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September 13, 2020: Mouth Breathers

My friend Rae McFarland coined the term mouth breathers, the inference was that they are purposely ignorant people. She’s a dental hygienist, so she and those in her profession have seen dental patients with this trait. Last night, I was reading Breath: The New Science of a Lost Art, by James Nestor, and became aware of the term “mouth breathing.”

And so those who are mouth breathing are mouth breathers. The distorted facial features, the dull look in their eyes, the slumped posture – it’s all because these individuals are taking a respiratory shortcut.

Area trail

And who are these people? The one’s I have had the most contact with lately are hunters. Most are driving ATVs. They’re out there, tearing up the trails and not giving a damn about other user groups. Their vehicles are loud, and they are coarse. Their vehicles also emit a noxious odor. Do they really think that given the loud sound and distinct odor of their vehicles that they are going to bag a moose? No, they don’t think this because they don’t think at all.

I, who am routinely out there on horseback or with the dogs, sometimes hear gun shots. Mouth breathers tend to shoot in an indiscriminate fashion. If it moves, they’ll take a chance on it. Kill but don’t be killed.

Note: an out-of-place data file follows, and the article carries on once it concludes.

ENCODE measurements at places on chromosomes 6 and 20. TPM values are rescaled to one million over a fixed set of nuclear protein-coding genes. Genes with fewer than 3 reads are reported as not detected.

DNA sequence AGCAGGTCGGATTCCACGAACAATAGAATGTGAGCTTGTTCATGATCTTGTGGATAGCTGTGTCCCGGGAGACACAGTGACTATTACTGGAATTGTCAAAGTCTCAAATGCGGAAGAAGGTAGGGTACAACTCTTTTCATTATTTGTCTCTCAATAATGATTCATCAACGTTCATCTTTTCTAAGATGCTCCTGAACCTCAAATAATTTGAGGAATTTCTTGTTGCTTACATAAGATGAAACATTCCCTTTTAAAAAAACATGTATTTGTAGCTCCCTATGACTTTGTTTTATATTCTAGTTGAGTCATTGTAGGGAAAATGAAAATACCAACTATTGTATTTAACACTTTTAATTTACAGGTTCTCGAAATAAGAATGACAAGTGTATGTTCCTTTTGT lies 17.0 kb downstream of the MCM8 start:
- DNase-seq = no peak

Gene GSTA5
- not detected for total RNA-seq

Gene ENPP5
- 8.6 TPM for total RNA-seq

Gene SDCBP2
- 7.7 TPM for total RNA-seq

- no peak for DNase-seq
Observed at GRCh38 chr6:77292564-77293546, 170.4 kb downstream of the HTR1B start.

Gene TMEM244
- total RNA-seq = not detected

Their belief is that it’s all about freedom to do as they choose. That’s why they live here in Alaska and hunt on state land. And sad to say, poach more than just eggs.

Today I again saw the orange vehicle that last week I saw heading up trail. It was out on the road, and a tow truck was following behind it. Why I wonder, are such individuals allowed to continue to waste good oxygen that the rest of us might put to better use?

I don’t know if mouth breathers are more susceptible to COVID-19 than are nose breathers – I haven’t seen any at all wearing masks.

I mean, imagine it, a September in which the Alaska Department of Fish and Game decides that, for one year, that there is to be no hunting of any kind on state land.

The trails would then have the time to regenerate. And bicyclists, hikers, and horseback riders (the nose breathers) would then be able to take to the trails and not have to worry about their physical safety. How wonderful this might be. I wish it was an instance of imagine it and it will come to be, but unfortunately the mouth breathers have, and will continue to have, the upper edge.

At this point in time I am lumping all who hunt into the category of mouth breathers. None are taking any responsibility for trail wear and tear, and yet they are all responsible.

Next: 254. 9/14/20: When the Smoke Gets in Your Eye

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